More than fifty Iraqis, including twenty schoolchildren, were killed and many others wounded by suicide bombers in the Iraqi city of Basra. Alaa Mohammad is a student who survived. She told the New York Times newspaper that she was waiting to catch a bus when she heard an explosion that lifted her off her feet. Alaa said, “There were many cars blown up, and the bus was blown up too.”
Acts of terror are not new to the people of Iraq -- or Afghanistan. Afghans lived under the Islamic extremist Taleban regime and the country was a training ground for the al-Qaida terrorist network. Iraqis lived under Saddam Hussein’s Baathist regime, which systematically used torture chambers and buried the victims in mass graves. Now the people of Afghanistan and Iraq are trying to build democratic societies that respect the rights of their citizens.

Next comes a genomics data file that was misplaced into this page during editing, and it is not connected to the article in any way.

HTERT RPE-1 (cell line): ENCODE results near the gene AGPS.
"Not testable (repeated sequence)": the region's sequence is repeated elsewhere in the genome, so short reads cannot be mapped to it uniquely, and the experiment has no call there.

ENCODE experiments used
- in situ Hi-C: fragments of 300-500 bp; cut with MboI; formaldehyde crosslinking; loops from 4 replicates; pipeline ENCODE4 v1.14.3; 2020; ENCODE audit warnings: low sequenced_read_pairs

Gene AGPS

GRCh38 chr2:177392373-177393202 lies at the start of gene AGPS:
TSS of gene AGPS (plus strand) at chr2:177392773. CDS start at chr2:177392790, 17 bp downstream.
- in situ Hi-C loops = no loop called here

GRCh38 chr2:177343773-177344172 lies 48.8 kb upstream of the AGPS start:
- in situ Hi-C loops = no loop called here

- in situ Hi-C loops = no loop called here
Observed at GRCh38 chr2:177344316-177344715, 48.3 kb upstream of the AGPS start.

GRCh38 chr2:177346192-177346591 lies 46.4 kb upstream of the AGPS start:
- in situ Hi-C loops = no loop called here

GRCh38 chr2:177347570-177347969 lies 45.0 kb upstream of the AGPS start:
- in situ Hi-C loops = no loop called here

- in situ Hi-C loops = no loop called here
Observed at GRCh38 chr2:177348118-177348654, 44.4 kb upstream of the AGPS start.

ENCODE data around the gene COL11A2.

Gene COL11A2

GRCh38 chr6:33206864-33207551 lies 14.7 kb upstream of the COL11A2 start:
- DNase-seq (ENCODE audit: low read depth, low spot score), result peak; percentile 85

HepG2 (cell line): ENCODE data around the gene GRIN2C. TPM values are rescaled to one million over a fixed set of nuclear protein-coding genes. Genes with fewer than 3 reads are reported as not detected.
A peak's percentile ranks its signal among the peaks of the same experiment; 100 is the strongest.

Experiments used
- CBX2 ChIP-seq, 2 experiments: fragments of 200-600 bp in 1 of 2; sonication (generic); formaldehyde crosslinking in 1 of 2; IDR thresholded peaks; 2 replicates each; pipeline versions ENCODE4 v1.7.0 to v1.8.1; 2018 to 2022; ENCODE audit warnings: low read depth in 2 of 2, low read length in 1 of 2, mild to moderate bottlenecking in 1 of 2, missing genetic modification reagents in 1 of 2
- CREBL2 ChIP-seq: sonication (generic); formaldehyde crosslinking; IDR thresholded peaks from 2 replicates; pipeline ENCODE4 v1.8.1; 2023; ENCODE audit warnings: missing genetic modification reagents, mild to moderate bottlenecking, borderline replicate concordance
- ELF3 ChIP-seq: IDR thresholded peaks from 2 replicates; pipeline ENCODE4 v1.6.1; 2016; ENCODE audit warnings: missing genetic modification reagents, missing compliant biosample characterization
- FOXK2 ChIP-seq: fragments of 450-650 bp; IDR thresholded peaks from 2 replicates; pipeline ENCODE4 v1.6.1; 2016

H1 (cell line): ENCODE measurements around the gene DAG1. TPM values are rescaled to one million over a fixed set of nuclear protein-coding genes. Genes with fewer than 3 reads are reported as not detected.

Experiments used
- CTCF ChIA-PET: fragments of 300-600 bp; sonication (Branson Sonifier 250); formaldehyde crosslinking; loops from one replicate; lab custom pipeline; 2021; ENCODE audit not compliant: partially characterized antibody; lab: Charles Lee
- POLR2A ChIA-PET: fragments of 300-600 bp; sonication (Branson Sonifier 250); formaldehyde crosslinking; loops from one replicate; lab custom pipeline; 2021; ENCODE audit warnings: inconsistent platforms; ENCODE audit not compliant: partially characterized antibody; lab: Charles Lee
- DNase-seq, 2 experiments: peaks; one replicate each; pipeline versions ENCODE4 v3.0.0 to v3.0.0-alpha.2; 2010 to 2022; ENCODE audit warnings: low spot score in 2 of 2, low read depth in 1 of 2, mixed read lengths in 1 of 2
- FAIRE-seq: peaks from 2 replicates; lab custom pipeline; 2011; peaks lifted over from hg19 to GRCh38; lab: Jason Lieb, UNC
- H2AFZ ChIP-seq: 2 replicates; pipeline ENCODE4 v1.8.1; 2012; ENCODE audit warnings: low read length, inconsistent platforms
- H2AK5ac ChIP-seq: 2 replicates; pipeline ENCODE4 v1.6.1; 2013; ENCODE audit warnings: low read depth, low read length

U.S. Secretary of Defense Donald Rumsfeld says that after decades of being fed lies by dictatorial regimes and the controlled press, Afghans and Iraqis “thirst for the truth”:
“In Iraq, since liberation one year ago, more than two-hundred newspapers have popped up. Afghanistan now has more than one-hundred papers in Kabul alone.”
But Secretary of Defense Rumsfeld says it is necessary to report not just that there are attacks and setbacks, but also all the positive things that are happening:
“In Iraq and Afghanistan today there are millions of people contributing to progress. They are building schools. They are providing electricity to villages and establishing constitutional government to guarantee unprecedented freedoms. For the first time in years, Afghan parents are able to send their daughters to schools and to see a doctor. Our people and the people of the world need to hear their story.”
Mr. Rumsfeld says that, “Just as Americans have, so too free Afghans and Iraqis will eventually develop their own sense of balance, their own inner gyroscopes, and an ability to absorb what they hear.”